World AIDS day message 2014
- Published: 31 December 2015
The Chairman of the Zanzibar AIDS Commission (ZAC), Professor Saleh Idris Muhamed, has stressed that it was important to realize that our efforts to combat HIV which have so far witnessed impressive gain won’t bear fruitful results if everyone doesn't take precautions against contracting the HIV virus.
In his message at a recent World AIDS Day 1 December 2014 rally at Wawi in Pemba, Prof. Idris said prevention still plays a key role in the fight against the epidemic.
It was therefore important for everyone to have an HIV test so as to know his/her health status, and finally avoid risk behaviors which may lead to contracting the disease, fight stigmatisation and try to be better informed on issues related to HIV.
“If we take these steps we will be able to prevent new infections and enable the Government to divert the little resources available for poverty reduction and development projects”, he explained.
The ZAC Chairman made a passionate plea for everyone to help and support people living with the HIV and those affected by the epidemic, including orphans and people who have disabilities.
He also appealed to those who want to get married to take an HIV test so as to know their health status because this would augur well for the prospective brides and grooms.
He said the purpose of the pre-marriage HIV test is not intended to make the Kadhi, priest or magistrate who officiates the marriage to decide on whether the couple to get married or not after the results of the test but it should be left to the brides to make decision since matrimony is a basic human right for everyone.
He said HIV education in schools is vital as this goes parallel with the famous saying of “ Strike the iron while it is hot”. Therefore, the provision of HIV education in school will help to raise awareness of the young ones on the epidemic even before they are sexually active.
However, it is important to bear in mind on the need to have different curriculum for the students by taking into consideration their age and other factors.
For example, he pointed out, the HIV education in primary school won’t be about sex, but how to be safe.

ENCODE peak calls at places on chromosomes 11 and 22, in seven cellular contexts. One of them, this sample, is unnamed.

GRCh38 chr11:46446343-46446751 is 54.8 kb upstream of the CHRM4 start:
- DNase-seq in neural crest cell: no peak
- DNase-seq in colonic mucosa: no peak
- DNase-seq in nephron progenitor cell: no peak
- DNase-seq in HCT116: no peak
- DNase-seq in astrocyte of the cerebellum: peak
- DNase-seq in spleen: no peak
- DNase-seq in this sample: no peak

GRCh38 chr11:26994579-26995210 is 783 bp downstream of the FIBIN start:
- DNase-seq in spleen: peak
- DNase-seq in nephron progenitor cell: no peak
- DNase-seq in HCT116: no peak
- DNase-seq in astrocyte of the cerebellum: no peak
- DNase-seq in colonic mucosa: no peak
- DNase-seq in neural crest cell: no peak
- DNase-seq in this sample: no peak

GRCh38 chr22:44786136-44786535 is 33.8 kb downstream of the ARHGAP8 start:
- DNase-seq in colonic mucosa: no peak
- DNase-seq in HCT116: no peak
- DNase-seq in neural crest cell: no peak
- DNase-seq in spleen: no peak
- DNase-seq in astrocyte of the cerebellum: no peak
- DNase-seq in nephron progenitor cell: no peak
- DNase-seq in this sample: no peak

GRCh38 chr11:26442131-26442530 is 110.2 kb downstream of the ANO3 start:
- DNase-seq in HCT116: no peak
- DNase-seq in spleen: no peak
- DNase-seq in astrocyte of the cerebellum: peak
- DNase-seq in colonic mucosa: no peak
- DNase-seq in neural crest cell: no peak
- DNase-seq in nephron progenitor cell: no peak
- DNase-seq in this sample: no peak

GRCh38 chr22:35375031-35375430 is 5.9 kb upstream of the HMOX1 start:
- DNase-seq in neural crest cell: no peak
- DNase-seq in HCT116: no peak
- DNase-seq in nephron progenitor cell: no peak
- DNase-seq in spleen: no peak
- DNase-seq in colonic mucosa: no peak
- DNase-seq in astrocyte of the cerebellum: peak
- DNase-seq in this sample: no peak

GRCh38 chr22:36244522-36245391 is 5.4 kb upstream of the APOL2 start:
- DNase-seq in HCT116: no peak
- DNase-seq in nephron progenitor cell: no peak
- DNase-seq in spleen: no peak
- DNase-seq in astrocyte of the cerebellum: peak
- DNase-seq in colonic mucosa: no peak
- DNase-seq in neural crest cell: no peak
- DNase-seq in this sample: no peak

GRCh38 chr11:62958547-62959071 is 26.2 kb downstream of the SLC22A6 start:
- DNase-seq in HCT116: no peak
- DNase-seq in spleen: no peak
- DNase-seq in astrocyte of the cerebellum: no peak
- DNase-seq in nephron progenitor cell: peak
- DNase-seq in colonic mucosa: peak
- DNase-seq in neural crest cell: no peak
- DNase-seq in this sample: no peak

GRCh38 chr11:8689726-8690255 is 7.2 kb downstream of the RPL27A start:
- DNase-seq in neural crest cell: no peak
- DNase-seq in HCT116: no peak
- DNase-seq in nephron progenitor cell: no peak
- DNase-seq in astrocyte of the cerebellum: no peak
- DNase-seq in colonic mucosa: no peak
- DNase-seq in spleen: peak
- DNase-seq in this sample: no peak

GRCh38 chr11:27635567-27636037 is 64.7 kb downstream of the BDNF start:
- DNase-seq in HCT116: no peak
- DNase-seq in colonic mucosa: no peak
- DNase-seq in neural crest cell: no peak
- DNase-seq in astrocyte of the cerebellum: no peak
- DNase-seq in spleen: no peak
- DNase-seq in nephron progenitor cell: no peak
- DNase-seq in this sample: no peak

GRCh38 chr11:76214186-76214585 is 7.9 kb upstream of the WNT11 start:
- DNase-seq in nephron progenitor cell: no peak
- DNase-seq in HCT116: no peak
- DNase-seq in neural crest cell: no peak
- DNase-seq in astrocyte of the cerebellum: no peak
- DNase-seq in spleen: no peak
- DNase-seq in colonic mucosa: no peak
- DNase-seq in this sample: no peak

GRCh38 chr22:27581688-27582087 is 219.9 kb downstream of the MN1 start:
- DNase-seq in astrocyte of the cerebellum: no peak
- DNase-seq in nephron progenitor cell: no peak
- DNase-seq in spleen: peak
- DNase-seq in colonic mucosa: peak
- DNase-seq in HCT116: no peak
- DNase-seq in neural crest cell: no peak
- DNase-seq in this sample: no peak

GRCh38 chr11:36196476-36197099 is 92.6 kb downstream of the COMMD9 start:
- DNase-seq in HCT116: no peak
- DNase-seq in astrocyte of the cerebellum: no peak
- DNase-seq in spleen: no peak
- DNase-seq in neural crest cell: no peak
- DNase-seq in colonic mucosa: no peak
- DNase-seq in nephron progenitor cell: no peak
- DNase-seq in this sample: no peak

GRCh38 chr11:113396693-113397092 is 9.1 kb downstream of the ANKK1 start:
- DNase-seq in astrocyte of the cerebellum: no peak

He hinted that, it is important for the young ones to have knowledge about used condoms which are thrown in the streets so that they would not use them by mistakenly thinking they were balloons.
The Professor told an attentive crowd of people of different age groups, some as young as 10 and other more than 80 years old, the purpose of marking the World AIDS Day is to increase awareness, improve education about HIV/AIDS, and to set aside and combat prejudices that come with the disease.
He said, the World AIDS Day also helps to remind people that HIV is an ever present problem and there are many things that can still be done to help those infected, such as fighting stigma, helping and supporting those infected, as well as orphans and people with disabilities.
He thanked the government for its wisdom of increasing its budget allocation every year in combating the HIV epidemic, though what is allocated is not enough to meet the requirements.
He also thanked development partners who have continued to support Zanzibar’s efforts in the fight against HIV and substance abuse and appealed to them to continue with the spirit.
He also thanked the Regional and Area Commissioners, as well as religious leaders and officials of local authorities (Shehas), civil societies and the private sector for their support in the fight against HIV.
The ZAC Chairman hoped and prayed that the efforts being undertaken in the Isles in the fight against HIV will bear fruits, but what is important is to strengthen both local and global cooperation in this cause.
While stressing that unity is strength he quoted a famous Swahili saying of “KIDOLE KIMOJA HAKIBANJI CHAWA”, meaning One finger can’t kill a louse.